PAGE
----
From the Courts
May 13, 2016
Election Petitions trial set for May 27

May 27, 2016, has been set as the trial date to hear the election petitions filed by the New Democratic Party (NDP).{{more}}

Lawyer for the petitioners, Queens Counsel Stanley ‘Stalky’ John made it clear indications that he wants the matter sent to the Court of Appeal, where he believes it would inevitably arrive.

John explained that because of the views expressed by Justice Brian Cottle in his judgement, the judge is unlikely to change his point of view on the issues if they are heard in open court, as distinct from when they were heard previously in chambers.

“That being the case, we will certainly appeal to the Court of Appeal… we have a right of appeal… his decision is not binding… if he were to hear them again and rule in a similar way we would be appealing. If he rules otherwise the other side would be appealing, so we may as well go to the Court of Appeal immediately, because they are very variable issues – it goes to the court of appeal and the court of appeal agrees with him, that’s the end of the matter; the court of appeal doesn’t agree with him, we come down and we go ahead with the trial.”

The QC said that Cottle wishes to have the preliminary issues addressed expeditiously, as he has previously expressed.

Counsel for the respondents Senior Counsel Anthony Astaphan, however, agreed with Cottle’s ruling stating it was the right thing to do in light of his earlier ruling.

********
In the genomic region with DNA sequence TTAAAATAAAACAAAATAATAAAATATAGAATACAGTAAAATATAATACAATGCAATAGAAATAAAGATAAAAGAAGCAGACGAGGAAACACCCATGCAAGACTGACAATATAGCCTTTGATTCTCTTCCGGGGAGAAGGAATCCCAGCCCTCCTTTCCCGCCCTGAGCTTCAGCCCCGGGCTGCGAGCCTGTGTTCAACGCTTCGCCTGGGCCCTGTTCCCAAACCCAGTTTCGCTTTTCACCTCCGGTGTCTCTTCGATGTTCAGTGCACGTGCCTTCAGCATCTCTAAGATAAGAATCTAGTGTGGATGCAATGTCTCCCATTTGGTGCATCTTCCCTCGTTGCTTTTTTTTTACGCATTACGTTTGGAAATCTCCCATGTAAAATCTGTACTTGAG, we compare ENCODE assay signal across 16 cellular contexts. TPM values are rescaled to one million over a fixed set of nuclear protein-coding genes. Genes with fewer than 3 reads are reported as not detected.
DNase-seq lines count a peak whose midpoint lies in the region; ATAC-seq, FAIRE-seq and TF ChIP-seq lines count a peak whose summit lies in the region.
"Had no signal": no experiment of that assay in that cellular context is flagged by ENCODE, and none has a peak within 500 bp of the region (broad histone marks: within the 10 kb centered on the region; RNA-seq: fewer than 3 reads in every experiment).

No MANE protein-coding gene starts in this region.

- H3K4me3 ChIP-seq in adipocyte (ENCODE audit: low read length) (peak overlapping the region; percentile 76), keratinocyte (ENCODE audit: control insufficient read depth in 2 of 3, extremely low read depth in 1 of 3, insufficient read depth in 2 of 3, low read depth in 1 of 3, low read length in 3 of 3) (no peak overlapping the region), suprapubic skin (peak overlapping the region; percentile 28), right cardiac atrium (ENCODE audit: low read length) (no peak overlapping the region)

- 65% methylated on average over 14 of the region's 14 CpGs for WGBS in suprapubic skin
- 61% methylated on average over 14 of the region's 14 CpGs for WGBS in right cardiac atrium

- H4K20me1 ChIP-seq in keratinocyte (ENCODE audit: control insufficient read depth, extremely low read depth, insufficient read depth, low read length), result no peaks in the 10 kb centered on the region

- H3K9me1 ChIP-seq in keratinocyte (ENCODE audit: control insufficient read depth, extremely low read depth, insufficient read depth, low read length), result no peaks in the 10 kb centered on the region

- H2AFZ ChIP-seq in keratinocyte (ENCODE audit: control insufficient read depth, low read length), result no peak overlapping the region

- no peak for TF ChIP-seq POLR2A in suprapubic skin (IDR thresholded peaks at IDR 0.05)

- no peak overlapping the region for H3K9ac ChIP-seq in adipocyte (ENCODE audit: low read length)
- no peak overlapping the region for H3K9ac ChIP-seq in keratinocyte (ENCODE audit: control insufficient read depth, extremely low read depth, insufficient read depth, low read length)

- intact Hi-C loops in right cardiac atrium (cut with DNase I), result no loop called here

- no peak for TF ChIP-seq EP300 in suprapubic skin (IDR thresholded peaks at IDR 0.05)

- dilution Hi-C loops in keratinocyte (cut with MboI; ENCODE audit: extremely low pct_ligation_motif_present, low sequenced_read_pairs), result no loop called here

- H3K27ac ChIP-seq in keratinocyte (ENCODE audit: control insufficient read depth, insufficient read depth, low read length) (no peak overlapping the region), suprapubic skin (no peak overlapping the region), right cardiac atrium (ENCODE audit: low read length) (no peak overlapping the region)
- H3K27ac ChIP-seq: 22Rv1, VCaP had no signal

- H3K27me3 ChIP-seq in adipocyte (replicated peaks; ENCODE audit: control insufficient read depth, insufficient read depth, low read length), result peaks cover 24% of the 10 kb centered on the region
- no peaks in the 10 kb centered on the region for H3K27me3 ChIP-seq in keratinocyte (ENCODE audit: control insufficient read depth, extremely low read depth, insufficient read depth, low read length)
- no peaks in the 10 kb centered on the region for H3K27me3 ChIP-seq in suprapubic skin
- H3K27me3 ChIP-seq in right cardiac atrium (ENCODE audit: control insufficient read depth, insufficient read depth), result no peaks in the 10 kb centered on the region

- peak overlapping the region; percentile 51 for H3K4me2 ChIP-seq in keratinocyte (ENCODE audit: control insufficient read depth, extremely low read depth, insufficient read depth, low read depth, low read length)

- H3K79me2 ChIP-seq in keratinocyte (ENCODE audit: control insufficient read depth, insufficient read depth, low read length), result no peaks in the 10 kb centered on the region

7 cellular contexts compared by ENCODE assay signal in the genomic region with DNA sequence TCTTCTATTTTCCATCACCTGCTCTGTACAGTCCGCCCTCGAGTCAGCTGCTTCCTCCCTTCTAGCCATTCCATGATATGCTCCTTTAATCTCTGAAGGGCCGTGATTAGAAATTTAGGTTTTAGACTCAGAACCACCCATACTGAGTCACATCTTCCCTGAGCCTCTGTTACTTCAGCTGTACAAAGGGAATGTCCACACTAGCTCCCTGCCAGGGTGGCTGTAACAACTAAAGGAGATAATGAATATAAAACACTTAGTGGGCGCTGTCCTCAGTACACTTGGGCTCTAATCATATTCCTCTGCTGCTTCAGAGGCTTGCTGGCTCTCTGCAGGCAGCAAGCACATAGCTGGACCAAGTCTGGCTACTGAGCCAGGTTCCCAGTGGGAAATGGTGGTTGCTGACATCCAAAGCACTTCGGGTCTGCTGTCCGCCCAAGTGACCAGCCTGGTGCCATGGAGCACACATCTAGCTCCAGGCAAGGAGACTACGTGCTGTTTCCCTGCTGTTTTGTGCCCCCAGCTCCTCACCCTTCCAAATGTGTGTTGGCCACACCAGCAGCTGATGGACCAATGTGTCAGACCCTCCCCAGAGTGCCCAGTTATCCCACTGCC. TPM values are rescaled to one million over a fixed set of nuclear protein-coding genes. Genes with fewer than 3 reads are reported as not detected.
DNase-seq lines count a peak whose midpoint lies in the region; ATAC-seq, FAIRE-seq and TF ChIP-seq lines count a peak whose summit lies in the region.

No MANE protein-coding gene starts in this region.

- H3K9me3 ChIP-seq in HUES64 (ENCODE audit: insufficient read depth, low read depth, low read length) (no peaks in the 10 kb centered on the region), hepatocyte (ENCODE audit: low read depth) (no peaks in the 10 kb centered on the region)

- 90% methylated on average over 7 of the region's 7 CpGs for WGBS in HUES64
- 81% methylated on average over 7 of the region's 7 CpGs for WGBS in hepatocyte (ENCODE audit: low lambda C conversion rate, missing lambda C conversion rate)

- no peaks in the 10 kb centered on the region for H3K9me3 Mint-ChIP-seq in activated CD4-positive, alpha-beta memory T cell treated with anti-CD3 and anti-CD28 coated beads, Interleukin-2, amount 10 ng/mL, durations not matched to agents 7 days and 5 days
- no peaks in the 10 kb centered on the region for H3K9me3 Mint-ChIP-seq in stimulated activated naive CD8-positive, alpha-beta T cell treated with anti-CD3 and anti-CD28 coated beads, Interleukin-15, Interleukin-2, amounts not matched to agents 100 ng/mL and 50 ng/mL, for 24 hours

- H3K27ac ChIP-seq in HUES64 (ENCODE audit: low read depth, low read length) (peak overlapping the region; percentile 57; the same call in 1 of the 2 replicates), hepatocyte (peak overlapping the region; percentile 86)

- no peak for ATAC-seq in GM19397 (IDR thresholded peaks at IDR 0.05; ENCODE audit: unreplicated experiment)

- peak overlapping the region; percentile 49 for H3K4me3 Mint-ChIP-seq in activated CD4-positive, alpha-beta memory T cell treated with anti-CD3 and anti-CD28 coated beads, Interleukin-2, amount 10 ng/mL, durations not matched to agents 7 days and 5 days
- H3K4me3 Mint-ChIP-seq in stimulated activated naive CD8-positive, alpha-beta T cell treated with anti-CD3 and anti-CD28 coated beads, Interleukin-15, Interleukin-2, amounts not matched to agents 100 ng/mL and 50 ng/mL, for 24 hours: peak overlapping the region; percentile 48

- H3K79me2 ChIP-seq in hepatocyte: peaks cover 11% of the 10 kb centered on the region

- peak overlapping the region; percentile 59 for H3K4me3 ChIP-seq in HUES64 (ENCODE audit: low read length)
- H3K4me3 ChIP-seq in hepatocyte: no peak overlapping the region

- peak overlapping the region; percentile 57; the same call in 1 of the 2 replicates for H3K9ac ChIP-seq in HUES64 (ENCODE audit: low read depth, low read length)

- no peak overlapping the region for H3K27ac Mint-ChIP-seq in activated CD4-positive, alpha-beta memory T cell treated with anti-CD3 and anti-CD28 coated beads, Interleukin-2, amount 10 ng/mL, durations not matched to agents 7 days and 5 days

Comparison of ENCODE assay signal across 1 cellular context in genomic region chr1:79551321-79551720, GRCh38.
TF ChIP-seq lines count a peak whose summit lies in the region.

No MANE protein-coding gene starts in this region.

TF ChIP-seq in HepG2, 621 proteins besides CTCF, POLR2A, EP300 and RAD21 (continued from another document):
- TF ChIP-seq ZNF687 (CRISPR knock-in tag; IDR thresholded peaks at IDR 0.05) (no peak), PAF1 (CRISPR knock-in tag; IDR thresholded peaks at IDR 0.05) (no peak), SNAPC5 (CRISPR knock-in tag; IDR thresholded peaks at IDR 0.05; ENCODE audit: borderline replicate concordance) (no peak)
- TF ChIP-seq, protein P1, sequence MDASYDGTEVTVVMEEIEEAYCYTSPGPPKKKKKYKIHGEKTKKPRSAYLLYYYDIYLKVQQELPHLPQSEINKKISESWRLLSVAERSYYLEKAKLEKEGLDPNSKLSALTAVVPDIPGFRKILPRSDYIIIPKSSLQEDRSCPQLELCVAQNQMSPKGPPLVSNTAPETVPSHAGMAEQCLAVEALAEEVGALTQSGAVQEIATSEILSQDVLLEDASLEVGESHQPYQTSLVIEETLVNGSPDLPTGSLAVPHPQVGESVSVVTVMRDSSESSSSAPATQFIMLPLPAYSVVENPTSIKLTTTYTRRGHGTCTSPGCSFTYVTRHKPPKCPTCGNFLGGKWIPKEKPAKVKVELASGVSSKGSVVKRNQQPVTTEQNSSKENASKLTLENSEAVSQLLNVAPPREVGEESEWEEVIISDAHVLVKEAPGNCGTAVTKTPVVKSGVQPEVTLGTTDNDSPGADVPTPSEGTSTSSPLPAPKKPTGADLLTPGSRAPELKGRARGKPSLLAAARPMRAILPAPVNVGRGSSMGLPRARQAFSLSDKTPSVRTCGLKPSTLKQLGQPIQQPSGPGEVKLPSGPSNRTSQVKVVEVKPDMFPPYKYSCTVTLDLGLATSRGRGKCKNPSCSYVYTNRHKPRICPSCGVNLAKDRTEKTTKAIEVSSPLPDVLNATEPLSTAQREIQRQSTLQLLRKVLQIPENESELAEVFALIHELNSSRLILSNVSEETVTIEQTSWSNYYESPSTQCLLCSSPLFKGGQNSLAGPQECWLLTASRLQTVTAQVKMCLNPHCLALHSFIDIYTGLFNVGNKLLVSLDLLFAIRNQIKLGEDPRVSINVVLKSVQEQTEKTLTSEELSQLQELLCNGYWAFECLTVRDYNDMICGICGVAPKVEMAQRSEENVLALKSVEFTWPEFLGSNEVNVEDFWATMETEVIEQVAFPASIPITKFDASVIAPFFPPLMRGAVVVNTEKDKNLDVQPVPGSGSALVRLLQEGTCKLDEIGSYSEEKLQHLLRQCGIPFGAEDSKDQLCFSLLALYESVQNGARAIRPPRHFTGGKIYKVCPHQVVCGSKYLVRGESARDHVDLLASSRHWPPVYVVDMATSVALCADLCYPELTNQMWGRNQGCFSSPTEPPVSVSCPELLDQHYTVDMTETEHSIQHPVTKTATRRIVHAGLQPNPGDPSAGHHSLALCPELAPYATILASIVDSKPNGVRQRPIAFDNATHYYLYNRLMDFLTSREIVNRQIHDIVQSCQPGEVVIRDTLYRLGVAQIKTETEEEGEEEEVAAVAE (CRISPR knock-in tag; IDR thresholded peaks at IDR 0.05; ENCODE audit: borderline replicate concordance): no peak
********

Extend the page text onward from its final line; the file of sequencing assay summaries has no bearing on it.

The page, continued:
“I think it’s just unfortunate that it has taken so long because of resistance to get to this very sensible position” Astaphan added.

He also noted that he would be making the same submission. “Hopefully I’ll make them a little better,” he said.

The Dominican lawyer further stated that there is a deliberate refusal to accept the fact that there were three sets of international and regional observers for the 2015 general elections.

“They said the election was free and fair and it is a profound lack of understanding of the nature of the election law, which requires there to be strict compliance with condition precedent before you can get to a trial, and all we are doing is following the law. There’s no trickery here, there’s no voodoo economics there’s no obeah or magic, we’re really sticking to the facts and to the law.”

Astaphan added that they are entitled to do that as other election officers throughout the Caribbean have done. (AS)